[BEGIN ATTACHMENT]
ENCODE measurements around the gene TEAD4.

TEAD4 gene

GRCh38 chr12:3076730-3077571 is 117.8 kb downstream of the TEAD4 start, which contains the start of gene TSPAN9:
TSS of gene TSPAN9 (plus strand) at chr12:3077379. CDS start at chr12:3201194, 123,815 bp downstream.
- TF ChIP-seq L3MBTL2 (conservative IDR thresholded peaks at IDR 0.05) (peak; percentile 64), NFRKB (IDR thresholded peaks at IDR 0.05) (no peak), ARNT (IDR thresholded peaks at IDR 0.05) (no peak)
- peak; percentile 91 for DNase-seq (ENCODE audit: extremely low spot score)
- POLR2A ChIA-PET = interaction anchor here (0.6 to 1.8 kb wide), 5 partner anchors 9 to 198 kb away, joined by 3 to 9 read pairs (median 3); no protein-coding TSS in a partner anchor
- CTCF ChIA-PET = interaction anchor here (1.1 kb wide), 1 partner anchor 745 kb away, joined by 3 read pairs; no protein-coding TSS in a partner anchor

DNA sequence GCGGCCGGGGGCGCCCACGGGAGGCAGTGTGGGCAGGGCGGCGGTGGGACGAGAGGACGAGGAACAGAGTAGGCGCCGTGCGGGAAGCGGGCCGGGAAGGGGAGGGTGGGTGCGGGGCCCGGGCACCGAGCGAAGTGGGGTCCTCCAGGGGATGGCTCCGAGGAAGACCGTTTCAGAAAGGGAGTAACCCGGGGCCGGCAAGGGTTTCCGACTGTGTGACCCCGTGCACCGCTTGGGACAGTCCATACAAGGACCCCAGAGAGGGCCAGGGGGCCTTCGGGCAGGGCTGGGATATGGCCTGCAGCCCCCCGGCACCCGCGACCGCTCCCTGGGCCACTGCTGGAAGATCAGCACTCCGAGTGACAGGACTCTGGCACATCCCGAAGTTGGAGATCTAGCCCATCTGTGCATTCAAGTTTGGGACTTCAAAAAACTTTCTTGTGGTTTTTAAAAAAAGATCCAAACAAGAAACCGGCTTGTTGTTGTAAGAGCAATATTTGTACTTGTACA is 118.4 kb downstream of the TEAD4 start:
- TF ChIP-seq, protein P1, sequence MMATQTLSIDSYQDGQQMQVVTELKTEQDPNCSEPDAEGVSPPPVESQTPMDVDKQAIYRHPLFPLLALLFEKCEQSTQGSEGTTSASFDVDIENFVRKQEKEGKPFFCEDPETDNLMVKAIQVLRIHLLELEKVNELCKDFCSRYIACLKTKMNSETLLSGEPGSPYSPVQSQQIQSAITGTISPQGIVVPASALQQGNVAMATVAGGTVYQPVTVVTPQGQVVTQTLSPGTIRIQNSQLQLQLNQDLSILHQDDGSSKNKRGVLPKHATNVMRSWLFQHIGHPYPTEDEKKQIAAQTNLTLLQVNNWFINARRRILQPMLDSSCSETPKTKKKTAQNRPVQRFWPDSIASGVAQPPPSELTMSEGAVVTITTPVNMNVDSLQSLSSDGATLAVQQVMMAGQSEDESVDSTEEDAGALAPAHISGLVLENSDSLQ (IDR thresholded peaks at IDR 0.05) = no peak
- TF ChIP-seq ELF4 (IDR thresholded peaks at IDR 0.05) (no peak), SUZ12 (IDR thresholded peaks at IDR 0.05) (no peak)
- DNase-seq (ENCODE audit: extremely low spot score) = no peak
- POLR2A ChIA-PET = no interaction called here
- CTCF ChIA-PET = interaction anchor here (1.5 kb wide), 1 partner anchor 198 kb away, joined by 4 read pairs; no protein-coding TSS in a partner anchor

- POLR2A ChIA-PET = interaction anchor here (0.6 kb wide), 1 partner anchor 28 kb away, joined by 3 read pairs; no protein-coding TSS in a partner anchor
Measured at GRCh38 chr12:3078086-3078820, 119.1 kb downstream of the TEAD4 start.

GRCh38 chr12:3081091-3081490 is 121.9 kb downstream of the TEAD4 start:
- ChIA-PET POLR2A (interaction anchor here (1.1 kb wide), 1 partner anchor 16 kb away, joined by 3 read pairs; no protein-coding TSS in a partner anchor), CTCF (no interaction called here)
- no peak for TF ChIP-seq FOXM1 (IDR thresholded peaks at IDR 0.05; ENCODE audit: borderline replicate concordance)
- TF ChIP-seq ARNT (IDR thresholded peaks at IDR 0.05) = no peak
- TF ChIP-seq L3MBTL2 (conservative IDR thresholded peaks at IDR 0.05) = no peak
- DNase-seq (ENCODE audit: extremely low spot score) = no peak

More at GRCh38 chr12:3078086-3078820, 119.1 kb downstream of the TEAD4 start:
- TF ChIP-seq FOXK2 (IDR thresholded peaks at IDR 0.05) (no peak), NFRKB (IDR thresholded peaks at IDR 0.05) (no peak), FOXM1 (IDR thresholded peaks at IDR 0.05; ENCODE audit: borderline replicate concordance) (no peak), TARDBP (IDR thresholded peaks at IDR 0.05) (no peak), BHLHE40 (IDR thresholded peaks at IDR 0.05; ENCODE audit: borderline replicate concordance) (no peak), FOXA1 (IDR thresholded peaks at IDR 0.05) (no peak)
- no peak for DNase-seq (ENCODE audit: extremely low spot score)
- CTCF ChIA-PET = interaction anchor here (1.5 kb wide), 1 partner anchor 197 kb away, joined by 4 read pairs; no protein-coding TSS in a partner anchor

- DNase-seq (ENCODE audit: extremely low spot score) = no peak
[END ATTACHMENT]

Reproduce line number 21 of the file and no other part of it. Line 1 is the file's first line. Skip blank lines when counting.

- TF ChIP-seq L3MBTL2 (conservative IDR thresholded peaks at IDR 0.05) = no peak